Digitalization and the rapid rise of e-commerce have resulted in B2B and B2C companies suddenly being able to talk directly with their customers and strengthen their own brands. In spite of this, many rely on their network of retailers and hesitate to take the step to go fully digital. In the opinion of Fredrik Hrdlicka, Sales Executive of the Litium e-commerce platform, companies need to take control of their brands and invest in their digital platforms if they want to continue to be competitive. 

7 step guide to getting started with B2B e-commerce

“Companies that have a long history of physical commerce and who have had close collaboration with retailers are especially likely to hesitate when it comes to a new way of relating to their end customers. Nowadays, you can only keep existing customers and attract new ones if you go digital. By selling directly to the end consumer, you can relay a different feel around your brand than your retailers can, and you can show so much more,” Fredrik explains.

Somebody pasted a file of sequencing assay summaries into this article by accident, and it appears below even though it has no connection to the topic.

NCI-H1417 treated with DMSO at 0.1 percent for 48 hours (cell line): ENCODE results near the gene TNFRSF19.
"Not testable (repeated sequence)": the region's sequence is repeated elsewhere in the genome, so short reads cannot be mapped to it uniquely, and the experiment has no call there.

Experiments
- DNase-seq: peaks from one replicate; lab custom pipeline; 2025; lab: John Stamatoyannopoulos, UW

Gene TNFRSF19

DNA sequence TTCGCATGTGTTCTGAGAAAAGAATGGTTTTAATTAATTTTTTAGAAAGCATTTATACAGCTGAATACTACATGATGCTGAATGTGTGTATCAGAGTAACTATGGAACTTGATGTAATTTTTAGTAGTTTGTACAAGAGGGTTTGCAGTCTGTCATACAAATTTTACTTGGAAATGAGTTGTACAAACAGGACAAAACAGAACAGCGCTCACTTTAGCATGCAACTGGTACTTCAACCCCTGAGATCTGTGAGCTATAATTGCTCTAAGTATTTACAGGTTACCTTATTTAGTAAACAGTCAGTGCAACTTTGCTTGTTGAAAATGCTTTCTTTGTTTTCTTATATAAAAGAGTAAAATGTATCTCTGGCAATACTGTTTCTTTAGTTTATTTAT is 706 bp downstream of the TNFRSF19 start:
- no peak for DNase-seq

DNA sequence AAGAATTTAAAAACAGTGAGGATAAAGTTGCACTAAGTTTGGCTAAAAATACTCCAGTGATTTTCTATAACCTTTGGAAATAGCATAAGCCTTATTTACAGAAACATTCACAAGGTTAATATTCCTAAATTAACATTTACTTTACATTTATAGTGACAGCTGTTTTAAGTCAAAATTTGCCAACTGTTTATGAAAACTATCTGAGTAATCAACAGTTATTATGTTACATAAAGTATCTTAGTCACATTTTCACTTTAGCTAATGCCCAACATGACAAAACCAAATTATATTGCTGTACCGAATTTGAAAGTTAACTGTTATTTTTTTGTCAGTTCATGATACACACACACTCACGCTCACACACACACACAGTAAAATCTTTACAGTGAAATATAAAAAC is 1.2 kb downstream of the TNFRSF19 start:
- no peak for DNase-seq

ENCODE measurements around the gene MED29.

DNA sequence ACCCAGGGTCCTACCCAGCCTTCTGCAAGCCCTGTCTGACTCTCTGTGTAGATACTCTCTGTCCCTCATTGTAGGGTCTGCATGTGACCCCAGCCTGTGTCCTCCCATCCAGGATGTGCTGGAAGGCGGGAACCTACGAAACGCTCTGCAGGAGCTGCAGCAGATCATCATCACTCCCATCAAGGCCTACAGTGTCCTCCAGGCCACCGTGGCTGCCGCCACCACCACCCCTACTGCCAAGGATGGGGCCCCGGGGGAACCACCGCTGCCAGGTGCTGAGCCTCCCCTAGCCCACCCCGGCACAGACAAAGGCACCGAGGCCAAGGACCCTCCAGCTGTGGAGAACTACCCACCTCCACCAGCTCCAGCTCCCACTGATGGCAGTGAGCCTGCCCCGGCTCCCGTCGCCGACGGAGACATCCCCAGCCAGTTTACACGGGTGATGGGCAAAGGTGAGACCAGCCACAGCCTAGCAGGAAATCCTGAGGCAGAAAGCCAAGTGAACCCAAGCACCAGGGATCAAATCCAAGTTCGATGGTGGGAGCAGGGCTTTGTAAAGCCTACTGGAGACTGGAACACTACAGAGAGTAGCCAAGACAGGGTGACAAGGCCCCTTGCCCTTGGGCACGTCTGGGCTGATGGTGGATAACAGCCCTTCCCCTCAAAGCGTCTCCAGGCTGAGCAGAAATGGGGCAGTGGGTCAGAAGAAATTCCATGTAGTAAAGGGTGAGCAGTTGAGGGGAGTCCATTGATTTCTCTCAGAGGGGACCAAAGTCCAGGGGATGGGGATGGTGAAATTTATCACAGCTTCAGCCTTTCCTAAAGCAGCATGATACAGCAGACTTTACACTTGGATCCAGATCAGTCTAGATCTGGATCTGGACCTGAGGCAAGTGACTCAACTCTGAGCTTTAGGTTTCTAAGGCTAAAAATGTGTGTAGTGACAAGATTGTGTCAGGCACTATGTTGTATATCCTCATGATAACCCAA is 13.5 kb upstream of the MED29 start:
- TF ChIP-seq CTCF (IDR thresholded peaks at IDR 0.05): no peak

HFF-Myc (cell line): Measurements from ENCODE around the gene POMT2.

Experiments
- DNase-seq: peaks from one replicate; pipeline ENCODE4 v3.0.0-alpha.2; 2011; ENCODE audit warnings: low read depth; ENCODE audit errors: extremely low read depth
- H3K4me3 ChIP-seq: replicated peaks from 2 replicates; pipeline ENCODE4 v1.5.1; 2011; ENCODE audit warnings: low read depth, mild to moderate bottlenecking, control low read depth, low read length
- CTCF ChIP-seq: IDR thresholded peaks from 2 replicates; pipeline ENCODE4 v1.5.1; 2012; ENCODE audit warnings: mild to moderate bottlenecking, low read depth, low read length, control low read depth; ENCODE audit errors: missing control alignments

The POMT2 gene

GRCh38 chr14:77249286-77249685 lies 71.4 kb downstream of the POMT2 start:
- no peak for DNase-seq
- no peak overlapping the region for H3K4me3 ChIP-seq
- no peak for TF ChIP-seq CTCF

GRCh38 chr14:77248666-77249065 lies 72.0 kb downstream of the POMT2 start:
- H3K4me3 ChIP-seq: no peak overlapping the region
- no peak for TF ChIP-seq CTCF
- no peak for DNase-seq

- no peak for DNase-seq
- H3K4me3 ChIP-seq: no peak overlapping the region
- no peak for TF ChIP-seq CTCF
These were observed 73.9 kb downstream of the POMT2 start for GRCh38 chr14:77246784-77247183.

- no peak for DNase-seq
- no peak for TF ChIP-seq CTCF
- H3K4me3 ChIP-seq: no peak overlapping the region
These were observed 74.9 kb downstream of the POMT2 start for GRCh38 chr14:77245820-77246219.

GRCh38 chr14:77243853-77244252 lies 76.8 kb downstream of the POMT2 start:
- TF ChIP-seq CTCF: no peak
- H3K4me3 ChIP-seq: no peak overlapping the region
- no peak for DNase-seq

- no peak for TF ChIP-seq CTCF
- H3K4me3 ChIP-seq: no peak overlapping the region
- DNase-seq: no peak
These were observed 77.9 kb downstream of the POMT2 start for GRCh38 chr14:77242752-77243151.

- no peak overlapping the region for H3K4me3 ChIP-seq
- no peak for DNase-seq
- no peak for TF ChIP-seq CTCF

Platform an important tool

By owning your brand, you have the opportunity to reach new markets. Through the internet, companies can aim their marketing efforts to their end customers by communicating directly with them. And in this, your digital e-commerce platform is an important tool.

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Fredrik Hrdlicka
Sales Executive
Black Week and Christmas are rapidly approaching and e-commerce is facing its most hectic period. A lot can happen when there is a greater-than-normal load on your e-commerce site, and something going wrong can have dire consequences. You have to be prepared lest your customer experience be impacted by high traffic, e.g. in the form of delayed response times or, in the worst case, that the site crashes. That’s why we put together a check list of concrete tips for ideally preparing for a period in which uptime and response times are vital.
Getting started late? Keep in mind that it's better to have a simple plan than none at all. If you can’t check off everything, at least ensure that you have an overall plan. Start with the most business critical aspects and work from there. Good luck!